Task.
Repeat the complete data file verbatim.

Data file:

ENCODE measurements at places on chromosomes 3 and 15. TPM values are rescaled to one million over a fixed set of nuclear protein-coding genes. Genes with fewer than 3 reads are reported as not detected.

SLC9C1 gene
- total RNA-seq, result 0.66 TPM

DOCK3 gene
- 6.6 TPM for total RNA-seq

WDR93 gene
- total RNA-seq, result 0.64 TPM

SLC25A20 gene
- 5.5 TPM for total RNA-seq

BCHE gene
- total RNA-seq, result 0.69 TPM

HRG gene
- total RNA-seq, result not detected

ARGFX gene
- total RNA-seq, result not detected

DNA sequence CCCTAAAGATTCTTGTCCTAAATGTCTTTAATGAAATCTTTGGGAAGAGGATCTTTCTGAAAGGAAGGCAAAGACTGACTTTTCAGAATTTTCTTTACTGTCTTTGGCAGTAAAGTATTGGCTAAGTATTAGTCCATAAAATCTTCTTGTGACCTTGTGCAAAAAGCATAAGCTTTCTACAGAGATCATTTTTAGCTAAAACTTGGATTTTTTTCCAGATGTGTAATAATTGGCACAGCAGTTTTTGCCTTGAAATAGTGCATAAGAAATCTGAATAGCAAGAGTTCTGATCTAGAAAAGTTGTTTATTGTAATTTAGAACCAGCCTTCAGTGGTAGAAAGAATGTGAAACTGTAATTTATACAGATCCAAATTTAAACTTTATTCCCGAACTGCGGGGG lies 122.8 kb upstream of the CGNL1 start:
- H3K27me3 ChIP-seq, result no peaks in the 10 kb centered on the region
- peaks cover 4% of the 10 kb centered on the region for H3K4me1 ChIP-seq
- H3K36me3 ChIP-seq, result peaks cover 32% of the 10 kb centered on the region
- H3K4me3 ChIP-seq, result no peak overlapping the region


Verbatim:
ENCODE measurements at places on chromosomes 3 and 15. TPM values are rescaled to one million over a fixed set of nuclear protein-coding genes. Genes with fewer than 3 reads are reported as not detected.

SLC9C1 gene
- total RNA-seq, result 0.66 TPM

DOCK3 gene
- 6.6 TPM for total RNA-seq

WDR93 gene
- total RNA-seq, result 0.64 TPM

SLC25A20 gene
- 5.5 TPM for total RNA-seq

BCHE gene
- total RNA-seq, result 0.69 TPM

HRG gene
- total RNA-seq, result not detected

ARGFX gene
- total RNA-seq, result not detected

DNA sequence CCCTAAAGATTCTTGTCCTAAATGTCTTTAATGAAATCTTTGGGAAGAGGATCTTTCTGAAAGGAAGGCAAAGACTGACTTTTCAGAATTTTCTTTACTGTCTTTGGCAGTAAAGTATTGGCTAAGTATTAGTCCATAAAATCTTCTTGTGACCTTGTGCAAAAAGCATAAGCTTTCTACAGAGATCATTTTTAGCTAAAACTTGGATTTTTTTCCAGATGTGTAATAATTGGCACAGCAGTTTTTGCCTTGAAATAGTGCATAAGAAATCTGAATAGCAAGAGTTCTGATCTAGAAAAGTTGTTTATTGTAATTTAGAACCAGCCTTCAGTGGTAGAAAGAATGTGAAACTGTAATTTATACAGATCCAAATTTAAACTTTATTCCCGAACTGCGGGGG lies 122.8 kb upstream of the CGNL1 start:
- H3K27me3 ChIP-seq, result no peaks in the 10 kb centered on the region
- peaks cover 4% of the 10 kb centered on the region for H3K4me1 ChIP-seq
- H3K36me3 ChIP-seq, result peaks cover 32% of the 10 kb centered on the region
- H3K4me3 ChIP-seq, result no peak overlapping the region